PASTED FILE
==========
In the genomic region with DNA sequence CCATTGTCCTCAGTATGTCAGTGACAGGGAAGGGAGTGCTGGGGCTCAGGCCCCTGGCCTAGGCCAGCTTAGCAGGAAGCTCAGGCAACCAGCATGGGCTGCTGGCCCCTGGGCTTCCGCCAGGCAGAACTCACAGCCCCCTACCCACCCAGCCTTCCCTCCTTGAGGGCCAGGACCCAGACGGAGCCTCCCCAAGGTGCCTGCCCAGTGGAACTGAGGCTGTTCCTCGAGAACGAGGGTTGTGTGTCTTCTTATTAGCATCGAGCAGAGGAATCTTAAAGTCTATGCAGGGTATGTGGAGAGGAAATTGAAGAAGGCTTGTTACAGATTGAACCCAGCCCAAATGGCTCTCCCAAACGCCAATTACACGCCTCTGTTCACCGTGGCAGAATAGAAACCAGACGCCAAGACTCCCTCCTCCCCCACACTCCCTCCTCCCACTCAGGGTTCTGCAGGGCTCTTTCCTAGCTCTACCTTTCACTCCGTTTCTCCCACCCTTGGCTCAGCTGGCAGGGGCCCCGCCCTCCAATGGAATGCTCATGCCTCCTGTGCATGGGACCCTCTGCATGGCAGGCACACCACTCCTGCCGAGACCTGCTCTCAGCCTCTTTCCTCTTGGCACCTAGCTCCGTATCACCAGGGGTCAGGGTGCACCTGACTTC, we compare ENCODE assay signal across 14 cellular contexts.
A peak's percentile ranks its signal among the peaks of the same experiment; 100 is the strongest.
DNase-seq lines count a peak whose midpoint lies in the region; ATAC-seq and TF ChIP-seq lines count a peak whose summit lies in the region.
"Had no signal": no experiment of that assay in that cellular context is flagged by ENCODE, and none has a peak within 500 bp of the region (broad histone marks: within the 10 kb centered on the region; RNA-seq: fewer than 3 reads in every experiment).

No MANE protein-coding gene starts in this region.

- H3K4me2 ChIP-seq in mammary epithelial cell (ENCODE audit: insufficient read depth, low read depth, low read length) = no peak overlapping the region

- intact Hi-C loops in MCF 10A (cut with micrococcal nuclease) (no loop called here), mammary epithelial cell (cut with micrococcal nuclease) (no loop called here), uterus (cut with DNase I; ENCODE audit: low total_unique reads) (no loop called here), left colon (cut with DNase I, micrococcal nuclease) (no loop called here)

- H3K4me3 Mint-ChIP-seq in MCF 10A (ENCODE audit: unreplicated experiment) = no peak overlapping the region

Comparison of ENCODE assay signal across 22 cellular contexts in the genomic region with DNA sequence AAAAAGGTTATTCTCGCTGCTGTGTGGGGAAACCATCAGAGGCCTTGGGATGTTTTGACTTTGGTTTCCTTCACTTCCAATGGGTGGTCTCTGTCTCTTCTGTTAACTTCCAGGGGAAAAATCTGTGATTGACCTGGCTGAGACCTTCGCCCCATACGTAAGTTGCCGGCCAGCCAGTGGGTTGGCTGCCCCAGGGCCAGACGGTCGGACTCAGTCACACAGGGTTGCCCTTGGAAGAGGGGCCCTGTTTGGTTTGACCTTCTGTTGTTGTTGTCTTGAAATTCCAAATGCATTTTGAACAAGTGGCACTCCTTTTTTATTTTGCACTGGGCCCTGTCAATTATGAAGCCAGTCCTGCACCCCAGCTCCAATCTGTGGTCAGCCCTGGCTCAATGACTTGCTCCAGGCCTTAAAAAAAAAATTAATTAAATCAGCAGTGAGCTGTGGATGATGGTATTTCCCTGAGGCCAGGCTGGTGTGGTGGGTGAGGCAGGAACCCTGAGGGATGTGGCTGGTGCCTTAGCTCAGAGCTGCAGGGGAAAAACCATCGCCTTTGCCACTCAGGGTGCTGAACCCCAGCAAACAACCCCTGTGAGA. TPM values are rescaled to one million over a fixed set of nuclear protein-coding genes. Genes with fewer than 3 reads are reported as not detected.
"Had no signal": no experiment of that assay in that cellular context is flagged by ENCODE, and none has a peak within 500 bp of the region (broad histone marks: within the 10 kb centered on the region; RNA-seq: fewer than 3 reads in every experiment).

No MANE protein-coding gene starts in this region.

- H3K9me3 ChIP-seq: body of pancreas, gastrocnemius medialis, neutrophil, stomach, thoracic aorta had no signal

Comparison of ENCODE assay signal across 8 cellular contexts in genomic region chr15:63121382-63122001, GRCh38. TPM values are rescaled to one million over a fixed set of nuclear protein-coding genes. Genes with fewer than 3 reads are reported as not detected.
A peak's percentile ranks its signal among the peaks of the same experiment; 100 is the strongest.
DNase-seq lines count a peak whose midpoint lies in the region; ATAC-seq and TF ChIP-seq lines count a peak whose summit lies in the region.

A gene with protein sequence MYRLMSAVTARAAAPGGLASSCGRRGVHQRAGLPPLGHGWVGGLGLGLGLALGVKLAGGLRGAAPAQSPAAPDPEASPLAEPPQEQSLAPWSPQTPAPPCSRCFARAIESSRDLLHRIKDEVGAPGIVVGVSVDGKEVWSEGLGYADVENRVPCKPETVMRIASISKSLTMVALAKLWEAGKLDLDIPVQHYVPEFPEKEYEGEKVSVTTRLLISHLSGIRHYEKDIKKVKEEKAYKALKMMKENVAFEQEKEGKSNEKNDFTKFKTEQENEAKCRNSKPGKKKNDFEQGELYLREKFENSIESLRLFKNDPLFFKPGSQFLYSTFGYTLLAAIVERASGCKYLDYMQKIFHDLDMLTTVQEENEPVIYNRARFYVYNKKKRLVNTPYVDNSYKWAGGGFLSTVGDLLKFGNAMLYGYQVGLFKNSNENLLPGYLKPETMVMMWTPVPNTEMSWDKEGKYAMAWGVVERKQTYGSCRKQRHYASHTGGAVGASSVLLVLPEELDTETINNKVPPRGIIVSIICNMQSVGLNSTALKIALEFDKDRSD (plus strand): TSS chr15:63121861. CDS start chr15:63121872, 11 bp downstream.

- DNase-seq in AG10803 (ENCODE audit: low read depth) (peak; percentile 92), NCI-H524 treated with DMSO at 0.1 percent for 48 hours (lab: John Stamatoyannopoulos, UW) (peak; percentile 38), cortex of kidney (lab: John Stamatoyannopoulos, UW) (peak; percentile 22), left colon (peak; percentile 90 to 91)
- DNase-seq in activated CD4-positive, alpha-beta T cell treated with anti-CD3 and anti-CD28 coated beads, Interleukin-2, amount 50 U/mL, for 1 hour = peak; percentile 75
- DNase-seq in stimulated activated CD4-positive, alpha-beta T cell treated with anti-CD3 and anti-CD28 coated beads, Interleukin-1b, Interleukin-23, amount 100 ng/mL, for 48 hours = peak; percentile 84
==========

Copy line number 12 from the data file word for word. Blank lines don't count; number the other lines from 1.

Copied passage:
- H3K9me3 ChIP-seq: body of pancreas, gastrocnemius medialis, neutrophil, stomach, thoracic aorta had no signal